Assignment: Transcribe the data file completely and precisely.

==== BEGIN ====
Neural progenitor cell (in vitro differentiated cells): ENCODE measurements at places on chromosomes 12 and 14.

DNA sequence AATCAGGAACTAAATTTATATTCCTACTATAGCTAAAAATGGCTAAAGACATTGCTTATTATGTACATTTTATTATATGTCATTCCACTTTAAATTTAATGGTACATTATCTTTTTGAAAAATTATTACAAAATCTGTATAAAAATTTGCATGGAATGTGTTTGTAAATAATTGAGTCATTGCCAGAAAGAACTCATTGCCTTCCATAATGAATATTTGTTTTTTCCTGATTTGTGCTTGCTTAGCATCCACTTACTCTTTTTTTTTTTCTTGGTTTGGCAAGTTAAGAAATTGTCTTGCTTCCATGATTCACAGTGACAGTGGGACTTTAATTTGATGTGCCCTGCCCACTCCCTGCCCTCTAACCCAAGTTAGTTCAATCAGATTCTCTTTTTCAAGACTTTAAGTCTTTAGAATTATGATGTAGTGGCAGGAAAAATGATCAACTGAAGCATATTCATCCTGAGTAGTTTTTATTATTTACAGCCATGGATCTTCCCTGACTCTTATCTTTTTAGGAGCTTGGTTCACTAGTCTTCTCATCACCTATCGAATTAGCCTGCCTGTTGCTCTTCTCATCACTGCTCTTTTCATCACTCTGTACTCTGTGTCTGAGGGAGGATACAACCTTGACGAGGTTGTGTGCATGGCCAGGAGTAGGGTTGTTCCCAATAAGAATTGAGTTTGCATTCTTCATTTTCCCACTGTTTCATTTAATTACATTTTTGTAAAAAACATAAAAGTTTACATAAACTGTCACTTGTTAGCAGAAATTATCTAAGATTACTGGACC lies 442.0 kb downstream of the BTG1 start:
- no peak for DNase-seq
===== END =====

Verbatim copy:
Neural progenitor cell (in vitro differentiated cells): ENCODE measurements at places on chromosomes 12 and 14.

DNA sequence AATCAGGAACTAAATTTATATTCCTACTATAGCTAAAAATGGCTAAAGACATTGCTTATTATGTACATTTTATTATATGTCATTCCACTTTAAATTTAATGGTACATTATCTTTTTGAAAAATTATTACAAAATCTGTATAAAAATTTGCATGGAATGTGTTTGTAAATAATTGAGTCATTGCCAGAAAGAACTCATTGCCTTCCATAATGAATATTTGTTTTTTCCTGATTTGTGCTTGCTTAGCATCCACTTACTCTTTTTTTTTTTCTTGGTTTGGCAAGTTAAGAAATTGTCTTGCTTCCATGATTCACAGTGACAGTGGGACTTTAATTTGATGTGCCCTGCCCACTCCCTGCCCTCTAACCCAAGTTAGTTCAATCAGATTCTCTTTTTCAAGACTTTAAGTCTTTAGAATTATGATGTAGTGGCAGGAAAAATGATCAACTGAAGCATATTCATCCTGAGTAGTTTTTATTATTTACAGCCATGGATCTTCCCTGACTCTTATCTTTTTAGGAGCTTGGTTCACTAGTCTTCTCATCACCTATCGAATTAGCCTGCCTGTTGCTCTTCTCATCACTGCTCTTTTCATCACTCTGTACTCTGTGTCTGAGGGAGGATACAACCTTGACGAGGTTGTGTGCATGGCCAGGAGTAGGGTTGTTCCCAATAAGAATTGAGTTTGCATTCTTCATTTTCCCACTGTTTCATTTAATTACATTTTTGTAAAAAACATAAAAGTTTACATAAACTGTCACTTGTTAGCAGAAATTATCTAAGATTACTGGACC lies 442.0 kb downstream of the BTG1 start:
- no peak for DNase-seq